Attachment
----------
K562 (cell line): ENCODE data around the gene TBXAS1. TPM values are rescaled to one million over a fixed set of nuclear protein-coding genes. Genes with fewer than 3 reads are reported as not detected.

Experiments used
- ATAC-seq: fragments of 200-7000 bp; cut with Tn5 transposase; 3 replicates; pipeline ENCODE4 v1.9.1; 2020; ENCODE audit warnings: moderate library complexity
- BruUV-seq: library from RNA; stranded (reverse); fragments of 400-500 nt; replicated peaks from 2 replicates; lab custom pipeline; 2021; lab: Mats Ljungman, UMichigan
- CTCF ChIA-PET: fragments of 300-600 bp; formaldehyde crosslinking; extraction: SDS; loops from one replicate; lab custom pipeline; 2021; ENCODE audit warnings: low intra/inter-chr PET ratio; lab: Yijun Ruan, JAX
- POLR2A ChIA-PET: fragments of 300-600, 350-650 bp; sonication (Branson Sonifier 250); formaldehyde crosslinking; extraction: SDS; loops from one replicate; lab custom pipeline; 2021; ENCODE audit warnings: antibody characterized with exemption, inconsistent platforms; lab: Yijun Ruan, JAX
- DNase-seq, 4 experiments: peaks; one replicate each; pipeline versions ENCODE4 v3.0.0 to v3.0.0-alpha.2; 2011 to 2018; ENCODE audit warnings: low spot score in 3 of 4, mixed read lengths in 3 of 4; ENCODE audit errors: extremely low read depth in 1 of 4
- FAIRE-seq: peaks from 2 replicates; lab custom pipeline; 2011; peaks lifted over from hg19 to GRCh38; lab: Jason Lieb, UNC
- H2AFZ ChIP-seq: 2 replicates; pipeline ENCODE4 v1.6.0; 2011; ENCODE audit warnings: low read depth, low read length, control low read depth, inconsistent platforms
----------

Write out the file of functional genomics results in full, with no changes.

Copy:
K562 (cell line): ENCODE data around the gene TBXAS1. TPM values are rescaled to one million over a fixed set of nuclear protein-coding genes. Genes with fewer than 3 reads are reported as not detected.

Experiments used
- ATAC-seq: fragments of 200-7000 bp; cut with Tn5 transposase; 3 replicates; pipeline ENCODE4 v1.9.1; 2020; ENCODE audit warnings: moderate library complexity
- BruUV-seq: library from RNA; stranded (reverse); fragments of 400-500 nt; replicated peaks from 2 replicates; lab custom pipeline; 2021; lab: Mats Ljungman, UMichigan
- CTCF ChIA-PET: fragments of 300-600 bp; formaldehyde crosslinking; extraction: SDS; loops from one replicate; lab custom pipeline; 2021; ENCODE audit warnings: low intra/inter-chr PET ratio; lab: Yijun Ruan, JAX
- POLR2A ChIA-PET: fragments of 300-600, 350-650 bp; sonication (Branson Sonifier 250); formaldehyde crosslinking; extraction: SDS; loops from one replicate; lab custom pipeline; 2021; ENCODE audit warnings: antibody characterized with exemption, inconsistent platforms; lab: Yijun Ruan, JAX
- DNase-seq, 4 experiments: peaks; one replicate each; pipeline versions ENCODE4 v3.0.0 to v3.0.0-alpha.2; 2011 to 2018; ENCODE audit warnings: low spot score in 3 of 4, mixed read lengths in 3 of 4; ENCODE audit errors: extremely low read depth in 1 of 4
- FAIRE-seq: peaks from 2 replicates; lab custom pipeline; 2011; peaks lifted over from hg19 to GRCh38; lab: Jason Lieb, UNC
- H2AFZ ChIP-seq: 2 replicates; pipeline ENCODE4 v1.6.0; 2011; ENCODE audit warnings: low read depth, low read length, control low read depth, inconsistent platforms